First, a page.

Green jobs: the winning bet?
In March 2009, the International Labour Organization (ILO) defined 2 big challenges for the 21st century: the first one is climate change and its dangers’ prevention; the second one is the need to ensure social development and decent jobs for all. To address these issues, our economy needs to be transformed. Green jobs can be part of the solution. However, beware of disillusions!
What are green jobs?
According to the ILO, “green jobs are decent jobs that contribute to preserve or restore the environment, be they in traditional sectors such as manufacturing and construction, or in new, emerging green sectors such as renewable energy and energy efficiency.”
Among green jobs, some are easy to understand and to identify: it is the case for instance of an engineer in the field of renewable energy. Others stand in more traditional sectors. The 2012 study “Measuring green jobs” by Norden has shown that the limit between “green jobs” and “non-green jobs” is extremely hard to define. There’s an explanation: there are more and more incentives, legal or not, to make the economy greener and to reduce environmental impacts of processes. Therefore, all fields of activity tend to go green. You can then illustrate the “greenness” of a job on a spectrum.
However, one central distinction can be made: jobs can be green by nature or by adaptation. A green job by nature means it was created in the Environmental goods and services industry. The OECD defines it as the whole of “the activities which produce goods and services to measure, prevent, limit, minimize or correct environmental damage to water, air and soil, as well as problems related to waste, noise and eco-systems”. The definition of green jobs adopted by the ILO is a larger one that includes jobs resulting from economic transformation and adaptation. It is quite close from the definition given by European Commission: green jobs are either depending on the environment, or were created, replaced or redefined as part of a transition towards a greener economy.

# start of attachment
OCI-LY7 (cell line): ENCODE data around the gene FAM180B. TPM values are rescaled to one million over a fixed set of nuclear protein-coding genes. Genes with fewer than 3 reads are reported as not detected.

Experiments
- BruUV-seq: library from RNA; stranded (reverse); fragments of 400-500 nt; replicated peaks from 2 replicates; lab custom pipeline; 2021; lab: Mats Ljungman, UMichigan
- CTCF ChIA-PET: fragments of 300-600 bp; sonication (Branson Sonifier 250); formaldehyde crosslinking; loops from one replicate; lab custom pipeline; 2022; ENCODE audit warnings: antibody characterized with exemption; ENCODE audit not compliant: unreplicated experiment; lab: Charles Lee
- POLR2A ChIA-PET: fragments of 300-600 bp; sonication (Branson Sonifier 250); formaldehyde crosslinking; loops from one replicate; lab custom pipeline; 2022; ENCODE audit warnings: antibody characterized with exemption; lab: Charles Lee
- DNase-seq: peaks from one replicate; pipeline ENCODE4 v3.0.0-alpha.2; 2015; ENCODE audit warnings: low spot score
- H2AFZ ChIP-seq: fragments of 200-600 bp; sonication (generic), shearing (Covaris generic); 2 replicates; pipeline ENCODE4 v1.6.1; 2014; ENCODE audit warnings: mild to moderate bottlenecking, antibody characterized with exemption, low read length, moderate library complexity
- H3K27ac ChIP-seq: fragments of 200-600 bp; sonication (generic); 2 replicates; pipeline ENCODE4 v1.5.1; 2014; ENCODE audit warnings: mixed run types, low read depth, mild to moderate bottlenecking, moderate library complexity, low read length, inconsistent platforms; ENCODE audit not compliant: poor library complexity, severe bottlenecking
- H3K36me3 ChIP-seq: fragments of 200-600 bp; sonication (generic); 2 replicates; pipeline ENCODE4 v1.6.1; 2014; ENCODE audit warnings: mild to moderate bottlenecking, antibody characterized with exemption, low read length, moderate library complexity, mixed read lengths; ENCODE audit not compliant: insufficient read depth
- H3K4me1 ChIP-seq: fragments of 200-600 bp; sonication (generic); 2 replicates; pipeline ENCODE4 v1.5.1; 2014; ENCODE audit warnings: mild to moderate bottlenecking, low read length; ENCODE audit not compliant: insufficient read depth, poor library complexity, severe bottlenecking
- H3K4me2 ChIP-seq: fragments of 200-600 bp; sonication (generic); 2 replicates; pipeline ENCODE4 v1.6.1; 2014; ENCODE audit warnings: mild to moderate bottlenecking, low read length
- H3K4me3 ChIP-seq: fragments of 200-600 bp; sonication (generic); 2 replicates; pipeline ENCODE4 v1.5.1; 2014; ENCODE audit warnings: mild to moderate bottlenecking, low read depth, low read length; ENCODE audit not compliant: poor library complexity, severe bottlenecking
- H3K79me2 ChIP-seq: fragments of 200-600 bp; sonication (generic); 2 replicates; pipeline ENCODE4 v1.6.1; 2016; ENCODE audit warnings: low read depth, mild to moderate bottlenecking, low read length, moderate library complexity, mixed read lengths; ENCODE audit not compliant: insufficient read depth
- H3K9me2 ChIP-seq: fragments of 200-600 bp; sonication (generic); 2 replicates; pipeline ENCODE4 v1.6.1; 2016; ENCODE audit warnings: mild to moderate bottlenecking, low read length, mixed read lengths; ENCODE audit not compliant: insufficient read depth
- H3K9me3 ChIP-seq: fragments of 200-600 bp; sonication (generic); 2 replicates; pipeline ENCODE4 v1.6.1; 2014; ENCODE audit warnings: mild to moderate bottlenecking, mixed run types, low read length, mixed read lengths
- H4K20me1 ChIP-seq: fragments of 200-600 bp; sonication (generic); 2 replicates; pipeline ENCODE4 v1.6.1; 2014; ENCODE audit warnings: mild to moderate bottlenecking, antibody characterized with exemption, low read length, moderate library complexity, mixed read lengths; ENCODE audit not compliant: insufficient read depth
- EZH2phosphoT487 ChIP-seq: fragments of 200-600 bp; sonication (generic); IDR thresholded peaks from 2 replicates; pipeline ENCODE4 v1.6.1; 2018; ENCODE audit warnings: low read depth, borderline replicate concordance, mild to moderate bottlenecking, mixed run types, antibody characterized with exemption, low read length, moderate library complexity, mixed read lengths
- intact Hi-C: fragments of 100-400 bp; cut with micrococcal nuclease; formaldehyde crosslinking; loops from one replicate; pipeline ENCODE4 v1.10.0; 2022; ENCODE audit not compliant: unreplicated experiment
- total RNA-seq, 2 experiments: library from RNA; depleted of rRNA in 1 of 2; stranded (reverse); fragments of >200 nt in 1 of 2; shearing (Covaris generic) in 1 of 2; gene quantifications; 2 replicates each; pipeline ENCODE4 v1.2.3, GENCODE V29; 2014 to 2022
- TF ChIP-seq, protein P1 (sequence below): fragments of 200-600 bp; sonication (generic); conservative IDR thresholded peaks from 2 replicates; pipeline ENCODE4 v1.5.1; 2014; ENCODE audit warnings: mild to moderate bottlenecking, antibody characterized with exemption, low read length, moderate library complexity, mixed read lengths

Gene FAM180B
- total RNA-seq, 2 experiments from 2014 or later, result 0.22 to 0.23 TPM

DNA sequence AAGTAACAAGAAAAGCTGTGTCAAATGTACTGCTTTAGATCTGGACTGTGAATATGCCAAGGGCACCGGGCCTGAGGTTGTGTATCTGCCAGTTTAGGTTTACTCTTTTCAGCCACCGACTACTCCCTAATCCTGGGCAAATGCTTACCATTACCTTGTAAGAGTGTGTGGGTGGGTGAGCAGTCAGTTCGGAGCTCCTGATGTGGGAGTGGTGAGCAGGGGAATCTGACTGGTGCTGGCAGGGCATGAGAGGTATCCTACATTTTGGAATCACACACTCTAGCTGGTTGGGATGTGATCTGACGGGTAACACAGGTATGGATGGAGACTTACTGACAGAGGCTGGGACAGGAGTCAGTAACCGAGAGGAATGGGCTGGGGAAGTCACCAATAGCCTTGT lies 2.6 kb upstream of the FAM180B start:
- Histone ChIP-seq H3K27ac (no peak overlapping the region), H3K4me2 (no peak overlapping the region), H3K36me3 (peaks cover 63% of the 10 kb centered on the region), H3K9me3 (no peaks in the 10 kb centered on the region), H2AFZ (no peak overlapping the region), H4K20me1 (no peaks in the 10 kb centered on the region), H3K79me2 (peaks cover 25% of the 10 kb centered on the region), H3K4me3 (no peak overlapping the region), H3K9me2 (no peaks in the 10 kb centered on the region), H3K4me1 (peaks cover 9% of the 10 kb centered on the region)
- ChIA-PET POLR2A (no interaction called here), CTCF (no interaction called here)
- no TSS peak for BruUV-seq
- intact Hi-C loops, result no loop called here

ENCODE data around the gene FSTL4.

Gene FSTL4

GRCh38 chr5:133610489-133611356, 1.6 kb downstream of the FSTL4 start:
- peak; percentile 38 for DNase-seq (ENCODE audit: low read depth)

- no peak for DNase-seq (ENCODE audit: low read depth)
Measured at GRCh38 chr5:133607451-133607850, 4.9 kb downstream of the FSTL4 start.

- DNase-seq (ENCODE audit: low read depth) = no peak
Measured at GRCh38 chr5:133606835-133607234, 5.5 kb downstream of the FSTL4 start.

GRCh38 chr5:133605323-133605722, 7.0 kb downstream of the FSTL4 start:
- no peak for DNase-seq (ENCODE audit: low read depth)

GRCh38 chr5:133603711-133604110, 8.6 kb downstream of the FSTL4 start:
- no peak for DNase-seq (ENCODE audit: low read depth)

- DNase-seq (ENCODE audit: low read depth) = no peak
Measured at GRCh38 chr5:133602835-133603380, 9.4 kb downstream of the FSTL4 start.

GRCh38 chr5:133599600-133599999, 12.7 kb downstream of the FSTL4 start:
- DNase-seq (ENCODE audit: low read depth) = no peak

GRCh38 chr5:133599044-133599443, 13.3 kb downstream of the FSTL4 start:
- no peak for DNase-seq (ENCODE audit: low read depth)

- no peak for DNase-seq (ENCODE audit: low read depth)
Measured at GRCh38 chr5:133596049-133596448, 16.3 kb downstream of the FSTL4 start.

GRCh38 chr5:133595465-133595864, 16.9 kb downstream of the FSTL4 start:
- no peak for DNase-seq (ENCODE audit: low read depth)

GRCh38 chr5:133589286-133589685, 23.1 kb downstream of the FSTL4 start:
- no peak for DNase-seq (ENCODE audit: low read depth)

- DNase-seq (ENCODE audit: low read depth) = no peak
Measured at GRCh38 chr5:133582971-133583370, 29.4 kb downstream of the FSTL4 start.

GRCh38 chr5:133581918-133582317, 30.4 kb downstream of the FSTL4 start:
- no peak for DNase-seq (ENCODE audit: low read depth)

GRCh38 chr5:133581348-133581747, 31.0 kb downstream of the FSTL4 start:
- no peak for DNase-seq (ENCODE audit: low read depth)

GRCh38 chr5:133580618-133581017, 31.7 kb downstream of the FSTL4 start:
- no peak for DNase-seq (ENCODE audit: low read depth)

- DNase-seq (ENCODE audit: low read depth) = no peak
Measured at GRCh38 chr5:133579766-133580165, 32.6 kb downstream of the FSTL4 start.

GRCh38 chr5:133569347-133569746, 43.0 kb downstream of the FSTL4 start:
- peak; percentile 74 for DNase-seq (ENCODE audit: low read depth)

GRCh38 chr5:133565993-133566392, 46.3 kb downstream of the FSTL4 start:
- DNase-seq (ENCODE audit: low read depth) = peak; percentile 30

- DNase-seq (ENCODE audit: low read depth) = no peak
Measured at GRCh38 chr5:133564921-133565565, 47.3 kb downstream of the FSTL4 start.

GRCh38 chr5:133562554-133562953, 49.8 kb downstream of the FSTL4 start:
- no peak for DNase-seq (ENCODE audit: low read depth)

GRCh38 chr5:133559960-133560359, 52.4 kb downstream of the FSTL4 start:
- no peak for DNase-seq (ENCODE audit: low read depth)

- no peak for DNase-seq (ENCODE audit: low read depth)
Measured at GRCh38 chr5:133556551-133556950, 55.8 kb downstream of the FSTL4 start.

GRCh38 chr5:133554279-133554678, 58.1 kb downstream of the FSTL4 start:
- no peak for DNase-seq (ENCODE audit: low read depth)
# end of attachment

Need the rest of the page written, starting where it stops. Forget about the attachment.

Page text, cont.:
Green jobs on the employment market
A study led by the United Nations Environment Programme (UNEP) and the ILO showed that a greener economy could influence the labour market in 4 different ways:
- Creating new jobs in the Environmental goods and services industry
- Replacing some jobs for greener ones, for instance in the context of energy transition
- Making some jobs disappear without replacement
- Transforming some existing jobs by redefining skills, work methods and employees’ profiles.
More recently, the ILO estimated that 18 million more jobs would result from achieving Paris Agreement’s 2°C goal. Regarding the circular economy, about 6 million jobs should be created from this economic change. (World employment and social outlook 2018: Greening with jobs).
These numbers show a real opportunity for new graduates and young people who are more and more climate change conscious.
Nevertheless, some structures such as the Centre d’études et de recherches sur les qualifications (Céreq) or the Service de l’observation et des statisitques (SOeS) warned us about potential disappointments. A high number of education programs related to environment and green economy are emerging, promising immediate career opportunities. The reality is not as exciting: not only do young graduates consider their education program not as satisfying as expected, but they also find themselves more often in tenuous job positions. Yet, some sectors such as renewable energy are really promising industries, but others are simply not taking off.
For some experimented professionals, one explanation of this disillusion lies in the confusion between “green” jobs and “environment” jobs, such as defined previously. The environment field is actually growing. Green jobs in their largest definition can be found mainly in traditional industries, where actual hiring needs are much lower.